36. Butterfield PG. Thinking upstream: nurturing a conceptual understanding of the societal context of health behavior. 3rd ed. In: Kenney JW editor. Philosophical and Theoretical Perspectives for Advanced Nursing Practice. Boston: Jones and Bartett (2002). p. 185–91.
37. Mabotuwana T, Warren J, Kennelly J. A computational framework to identify patients with poor adherence to blood pressure lowering medication. Int J Med Inform (2009) 78:745–56. doi:10.1016/j.ijmedinf.2009.06.006
40. Chobanian AV, Bakris GL, Black HR, Cushman WC, Green LA, Izzo JL, et al. The Seventh Report of the Joint National Committee on Prevention, Detection, Evaluation, and Treatment of High Blood Pressure. Bethesda, MD: U. S. Department of Health and Human Services, National Institutes of Health (NIH Publication No. 04-5230) (2004).
41. Smith SC, Clark LT, Cooper RS, Daniels SR, Kumanyika SK, Ofili E, et al. Discovering the full spectrum of cardiovascular disease: minority health summit 2003: report of the obesity, metabolic syndrome, and hypertension writing group. Circulation (2005) 111(10):e134–9. doi:10.1161/01.CIR.0000157743.54710.04
43. Benjamin EJ, Jessup M, Flack JM, Krumholz HM, Liu K, Nadkarni VM, et al. Discovering the full spectrum of cardiovascular disease: minority health summit 2003: report of the outcomes writing group. Circulation (2005) 111:e124–33. doi:10.1161/01.CIR.0000157742.95689.65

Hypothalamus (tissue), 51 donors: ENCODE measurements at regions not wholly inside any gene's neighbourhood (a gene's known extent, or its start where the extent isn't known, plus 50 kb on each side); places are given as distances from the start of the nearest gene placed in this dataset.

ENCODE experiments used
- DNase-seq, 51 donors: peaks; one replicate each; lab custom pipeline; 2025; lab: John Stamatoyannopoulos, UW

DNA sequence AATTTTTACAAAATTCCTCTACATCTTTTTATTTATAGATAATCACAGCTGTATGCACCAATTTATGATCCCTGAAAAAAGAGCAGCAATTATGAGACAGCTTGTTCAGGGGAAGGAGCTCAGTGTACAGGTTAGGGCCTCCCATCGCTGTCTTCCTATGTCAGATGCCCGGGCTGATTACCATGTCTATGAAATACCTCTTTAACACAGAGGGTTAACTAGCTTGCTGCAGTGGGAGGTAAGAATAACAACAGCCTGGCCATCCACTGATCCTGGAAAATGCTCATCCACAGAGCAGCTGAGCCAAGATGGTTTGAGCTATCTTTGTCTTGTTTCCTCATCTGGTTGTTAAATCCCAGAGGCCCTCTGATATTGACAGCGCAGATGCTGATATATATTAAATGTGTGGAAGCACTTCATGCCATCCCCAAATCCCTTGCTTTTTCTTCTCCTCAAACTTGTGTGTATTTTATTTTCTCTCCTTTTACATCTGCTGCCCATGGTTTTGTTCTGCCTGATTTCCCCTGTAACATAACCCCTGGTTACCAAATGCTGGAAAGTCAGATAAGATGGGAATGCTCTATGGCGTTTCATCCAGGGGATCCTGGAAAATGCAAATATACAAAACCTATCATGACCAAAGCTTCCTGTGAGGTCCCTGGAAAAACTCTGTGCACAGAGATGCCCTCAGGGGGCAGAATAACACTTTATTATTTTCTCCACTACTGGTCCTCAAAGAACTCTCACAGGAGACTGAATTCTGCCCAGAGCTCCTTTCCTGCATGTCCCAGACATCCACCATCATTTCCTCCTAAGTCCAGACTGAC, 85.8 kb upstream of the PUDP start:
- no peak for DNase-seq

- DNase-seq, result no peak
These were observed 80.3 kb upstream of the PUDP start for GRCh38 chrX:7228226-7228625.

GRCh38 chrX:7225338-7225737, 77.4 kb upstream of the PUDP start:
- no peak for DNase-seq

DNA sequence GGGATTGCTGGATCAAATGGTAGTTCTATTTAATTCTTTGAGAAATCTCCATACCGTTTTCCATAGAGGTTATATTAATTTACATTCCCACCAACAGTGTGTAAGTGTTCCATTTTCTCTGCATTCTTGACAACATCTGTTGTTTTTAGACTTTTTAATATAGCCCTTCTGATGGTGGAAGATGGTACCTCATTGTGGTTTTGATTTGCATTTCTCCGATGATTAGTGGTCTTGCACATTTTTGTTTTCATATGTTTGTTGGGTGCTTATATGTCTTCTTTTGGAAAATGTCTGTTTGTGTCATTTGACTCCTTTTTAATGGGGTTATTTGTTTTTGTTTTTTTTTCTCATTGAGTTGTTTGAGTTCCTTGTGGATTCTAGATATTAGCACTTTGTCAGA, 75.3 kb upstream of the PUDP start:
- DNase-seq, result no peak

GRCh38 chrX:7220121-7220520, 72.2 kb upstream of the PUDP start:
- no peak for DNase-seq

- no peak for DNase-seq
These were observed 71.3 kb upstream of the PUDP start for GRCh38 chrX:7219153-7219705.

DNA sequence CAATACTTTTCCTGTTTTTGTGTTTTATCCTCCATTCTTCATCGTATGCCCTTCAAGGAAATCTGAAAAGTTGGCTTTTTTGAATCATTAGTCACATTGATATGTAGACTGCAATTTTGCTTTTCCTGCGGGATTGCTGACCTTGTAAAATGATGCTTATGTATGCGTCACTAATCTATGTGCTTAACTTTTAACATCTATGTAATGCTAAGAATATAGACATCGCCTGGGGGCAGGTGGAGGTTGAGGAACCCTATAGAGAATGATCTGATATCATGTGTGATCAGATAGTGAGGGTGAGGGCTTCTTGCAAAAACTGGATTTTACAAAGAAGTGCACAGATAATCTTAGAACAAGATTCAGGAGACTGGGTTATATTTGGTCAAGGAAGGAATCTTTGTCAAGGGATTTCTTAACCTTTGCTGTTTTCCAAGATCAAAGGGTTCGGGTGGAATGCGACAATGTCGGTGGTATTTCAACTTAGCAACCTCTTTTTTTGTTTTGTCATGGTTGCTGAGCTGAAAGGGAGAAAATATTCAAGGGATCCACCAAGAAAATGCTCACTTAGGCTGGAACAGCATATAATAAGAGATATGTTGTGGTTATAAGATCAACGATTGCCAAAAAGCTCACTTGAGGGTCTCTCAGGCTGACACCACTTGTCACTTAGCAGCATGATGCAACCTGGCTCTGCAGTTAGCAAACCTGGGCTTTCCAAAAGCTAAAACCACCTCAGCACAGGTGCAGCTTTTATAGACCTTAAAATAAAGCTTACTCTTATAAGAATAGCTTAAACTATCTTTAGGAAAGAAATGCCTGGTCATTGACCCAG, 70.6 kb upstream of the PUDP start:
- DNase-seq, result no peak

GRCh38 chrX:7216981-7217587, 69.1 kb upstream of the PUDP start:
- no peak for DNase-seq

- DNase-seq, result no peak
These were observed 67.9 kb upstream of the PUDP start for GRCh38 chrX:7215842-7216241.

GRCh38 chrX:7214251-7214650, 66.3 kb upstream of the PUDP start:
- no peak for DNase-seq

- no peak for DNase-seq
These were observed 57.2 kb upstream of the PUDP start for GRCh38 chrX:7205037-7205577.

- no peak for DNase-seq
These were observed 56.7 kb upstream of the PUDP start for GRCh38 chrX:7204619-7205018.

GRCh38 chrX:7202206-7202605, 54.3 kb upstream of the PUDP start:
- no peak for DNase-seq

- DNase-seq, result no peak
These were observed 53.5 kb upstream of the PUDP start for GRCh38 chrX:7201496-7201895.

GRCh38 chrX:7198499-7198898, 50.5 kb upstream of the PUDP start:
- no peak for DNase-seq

Keywords: trust, medication adherence, Black women, hypertension, health care provider
Citation: Abel WM and Efird JT (2013) The association between trust in health care providers and medication adherence among Black women with hypertension. Front. Public Health 1:66. doi: 10.3389/fpubh.2013.00066
Received: 03 September 2013; Paper pending published: 25 September 2013;
Accepted: 21 November 2013; Published online: 05 December 2013.
Edited by:Jie Hu, University of North Carolina at Greensboro, USA
Reviewed by:Setor K. Kunutsor, University of Cambridge, UK
Jinbing Bai, University of North Carolina at Chapel Hill, USA
Melanie M. Adams, Keene State College, USA
Copyright: © 2013 Abel and Efird. This is an open-access article distributed under the terms of the Creative Commons Attribution License (CC BY). The use, distribution or reproduction in other forums is permitted, provided the original author(s) or licensor are credited and that the original publication in this journal is cited, in accordance with accepted academic practice. No use, distribution or reproduction is permitted which does not comply with these terms.
*Correspondence: Willie M. Abel, School of Nursing, The University of North Carolina at Charlotte, 9201 University City Blvd, #444F CHHS Bldg, Charlotte, NC 28223-0001, USA e-mail: firstname.lastname@example.org